“Key components of the [Lamat] Institute include intensive research instruction … and social justice discussions. In addition, a comprehensive mentoring professional development program is designed to encourage mentors and mentees to adopt an anti-racist, critical approach to mentoring relationships.”
So reads the Lamat Institute’s About page. According to its Home page, the institute’s goal over the last decade has been to “invigorate the field through training and workplaces that reflect equity-advancing values.” And what field might this be? Gender studies? Ethnic studies? Nope. The Lamat Institute, located at the University of California, Santa Cruz, focuses on computational astrophysics, astronomical data science, and social justice, according to its biography on Twitter.
The Lamat Institute is a “Research Experience for Undergraduates” (REU) site funded by our taxpayer dollars through the National Science Foundation (NSF). The NSF defines these programs as
research opportunities for undergraduate students … An REU Site consists of a group of ten or so undergraduates who work in the research programs of the host institution. Each student is associated with a specific research project, where he / she works closely with the faculty and other researchers.
But nowhere does the NSF mention that these programs are being used illegally, nationwide, for the purposes of racial and sexual discrimination. Indeed, REU may as well stand for “Racist Equity for Undergraduates.”
The University of Chicago, for example, hosts an REU program in physics. The description of this program explicitly states the university’s intention to use federal funds in a racially and sexually discriminatory manner. As the description reads,
The University of Chicago Summer Research Experiences for Undergraduates (REU) Program in Physics, supported by the National Science Foundation offers undergraduates (members of underrepresented minority groups (African-Americans, Hispanics, and Native Americans) and women) the opportunity to gain research experience working in the laboratory.
(As I was finishing this article, our friend Christopher F. Rufo at the Manhattan Institute reported on this very program, and the University of Chicago backpedaled. A spokesperson for the REU program claimed that the description is an “error,” but the university has not been able to change the website.)
Not every institution is as explicit in its intentions to racially and sexually discriminate (many simply “encourage” minority and female applicants to apply), but these REU programs can be found across the country, and hints of their intentions are not hard to spot. The University of Washington, for example, opens the “eligibility” section of its REU program with the statement: “We highly value diversity.” Oregon State University’s eligibility section states that it is “particularly interested in applications from students from groups underrepresented.” In addition to the illegality of such practices, another question one must ask is: why?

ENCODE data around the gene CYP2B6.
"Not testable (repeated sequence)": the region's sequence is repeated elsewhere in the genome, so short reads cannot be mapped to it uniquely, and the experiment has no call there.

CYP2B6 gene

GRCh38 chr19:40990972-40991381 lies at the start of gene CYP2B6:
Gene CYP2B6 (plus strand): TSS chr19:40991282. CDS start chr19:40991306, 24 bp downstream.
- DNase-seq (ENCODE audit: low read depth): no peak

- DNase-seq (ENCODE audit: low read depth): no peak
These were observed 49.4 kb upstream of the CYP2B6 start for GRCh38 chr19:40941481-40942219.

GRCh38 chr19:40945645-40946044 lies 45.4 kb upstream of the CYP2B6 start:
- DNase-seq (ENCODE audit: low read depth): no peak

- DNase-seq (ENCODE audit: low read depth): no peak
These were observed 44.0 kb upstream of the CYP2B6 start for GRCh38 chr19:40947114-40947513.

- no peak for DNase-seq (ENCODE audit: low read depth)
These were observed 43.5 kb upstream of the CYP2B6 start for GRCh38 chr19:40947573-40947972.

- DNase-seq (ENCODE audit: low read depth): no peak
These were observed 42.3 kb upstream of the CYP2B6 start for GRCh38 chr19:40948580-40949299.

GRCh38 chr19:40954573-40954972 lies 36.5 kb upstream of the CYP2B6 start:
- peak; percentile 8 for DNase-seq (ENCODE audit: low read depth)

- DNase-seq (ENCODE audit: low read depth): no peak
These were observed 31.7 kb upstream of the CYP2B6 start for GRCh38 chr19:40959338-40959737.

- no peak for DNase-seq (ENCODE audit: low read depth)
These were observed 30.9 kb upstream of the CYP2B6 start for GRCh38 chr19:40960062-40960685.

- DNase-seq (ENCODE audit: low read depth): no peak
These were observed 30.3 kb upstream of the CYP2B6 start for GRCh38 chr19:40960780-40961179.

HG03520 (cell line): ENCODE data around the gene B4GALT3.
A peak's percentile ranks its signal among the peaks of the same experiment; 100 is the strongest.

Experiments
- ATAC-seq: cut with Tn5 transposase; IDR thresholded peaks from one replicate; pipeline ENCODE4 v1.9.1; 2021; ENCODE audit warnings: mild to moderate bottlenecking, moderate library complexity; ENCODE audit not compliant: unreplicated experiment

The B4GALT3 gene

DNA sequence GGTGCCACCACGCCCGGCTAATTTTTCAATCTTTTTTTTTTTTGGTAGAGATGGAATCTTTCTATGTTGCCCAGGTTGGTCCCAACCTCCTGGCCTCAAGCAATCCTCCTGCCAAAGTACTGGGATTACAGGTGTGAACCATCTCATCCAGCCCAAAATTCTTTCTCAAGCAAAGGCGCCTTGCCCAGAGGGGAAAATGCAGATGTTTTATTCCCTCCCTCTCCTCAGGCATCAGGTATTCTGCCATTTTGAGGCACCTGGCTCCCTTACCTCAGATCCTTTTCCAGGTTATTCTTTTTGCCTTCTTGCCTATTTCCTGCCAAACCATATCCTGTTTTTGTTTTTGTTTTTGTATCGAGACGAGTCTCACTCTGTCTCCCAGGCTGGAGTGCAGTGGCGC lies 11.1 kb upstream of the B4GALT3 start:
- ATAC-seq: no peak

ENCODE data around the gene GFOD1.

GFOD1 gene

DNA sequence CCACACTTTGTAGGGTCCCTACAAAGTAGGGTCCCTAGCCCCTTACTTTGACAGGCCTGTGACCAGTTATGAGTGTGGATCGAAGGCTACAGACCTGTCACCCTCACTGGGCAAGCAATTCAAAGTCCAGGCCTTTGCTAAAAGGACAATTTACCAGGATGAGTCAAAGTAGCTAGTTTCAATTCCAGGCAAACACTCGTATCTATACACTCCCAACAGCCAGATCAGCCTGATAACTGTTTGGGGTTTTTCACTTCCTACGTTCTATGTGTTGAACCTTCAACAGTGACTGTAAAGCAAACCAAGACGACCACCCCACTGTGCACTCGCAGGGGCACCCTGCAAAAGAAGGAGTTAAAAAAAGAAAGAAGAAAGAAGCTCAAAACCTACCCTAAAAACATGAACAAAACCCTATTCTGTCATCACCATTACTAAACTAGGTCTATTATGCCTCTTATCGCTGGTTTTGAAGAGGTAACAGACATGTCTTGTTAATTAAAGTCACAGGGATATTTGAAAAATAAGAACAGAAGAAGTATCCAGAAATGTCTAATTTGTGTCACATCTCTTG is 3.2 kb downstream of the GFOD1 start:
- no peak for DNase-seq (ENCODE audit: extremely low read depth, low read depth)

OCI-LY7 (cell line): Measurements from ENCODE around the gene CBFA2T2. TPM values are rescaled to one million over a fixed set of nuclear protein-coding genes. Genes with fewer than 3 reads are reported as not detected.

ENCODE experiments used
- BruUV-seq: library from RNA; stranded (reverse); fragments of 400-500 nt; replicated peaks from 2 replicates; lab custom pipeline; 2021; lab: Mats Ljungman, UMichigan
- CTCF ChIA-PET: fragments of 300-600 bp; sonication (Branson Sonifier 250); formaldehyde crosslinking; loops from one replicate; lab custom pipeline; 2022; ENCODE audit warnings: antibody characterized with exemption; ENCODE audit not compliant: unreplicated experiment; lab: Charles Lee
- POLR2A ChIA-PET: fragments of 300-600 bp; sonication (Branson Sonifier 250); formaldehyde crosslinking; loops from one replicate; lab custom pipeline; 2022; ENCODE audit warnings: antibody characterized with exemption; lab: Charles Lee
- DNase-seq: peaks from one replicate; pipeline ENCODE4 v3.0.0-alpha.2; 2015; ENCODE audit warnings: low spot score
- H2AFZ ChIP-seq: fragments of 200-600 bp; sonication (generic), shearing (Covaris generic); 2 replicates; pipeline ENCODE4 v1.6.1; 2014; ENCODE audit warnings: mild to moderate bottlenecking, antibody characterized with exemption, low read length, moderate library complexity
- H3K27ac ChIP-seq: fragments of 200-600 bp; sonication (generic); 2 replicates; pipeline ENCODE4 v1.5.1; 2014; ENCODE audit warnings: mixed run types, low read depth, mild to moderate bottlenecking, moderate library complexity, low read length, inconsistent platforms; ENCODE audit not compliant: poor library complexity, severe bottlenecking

“There’s no evidence whatsoever that any of these [REU] programs are discriminating against ethnic minorities or women, so it makes no sense to rig the admissions process in those groups’ favor,” one undergraduate student told me, who wishes to remain anonymous. “These programs are, however, openly discriminating against men, whites, Asians, and Jews. The fact that they say so on their own webpages, in direct contradiction of the non-discrimination statements that they make elsewhere, is breathtaking.”
“There are no research opportunities at my school,” the student explained, “so REU programs provide a crucial opportunity for me to gain research experience, which is essential for graduate school admissions. It is very demoralizing to know that despite all the hard work I’ve put in to maintain a 4.0 GPA and win multiple merit scholarships, I’m at a significant disadvantage simply because of certain immutable characteristics that have nothing to do with scientific research.”
“I am applying to almost 20 programs,” the student clarified, “and every single one states in some way that ‘underrepresented groups’ are favored. The discriminatory policies at REU programs as well as the even worse discriminatory policies at graduate school programs have made me seriously reconsider the wisdom of pursuing a PhD. My dream is to become a professor at a research university, but I now consider that dream nearly impossible due to diversity, equity, and inclusion initiatives.”
He is not the first to have his dream crushed due to the influx of radical activism in STEM fields, but he will hopefully be among the last. The sooner the public wakes up to the fact that a federal government agency is providing funds to weaken science and sow social division through racial and sexual discrimination, the better off we all will be.
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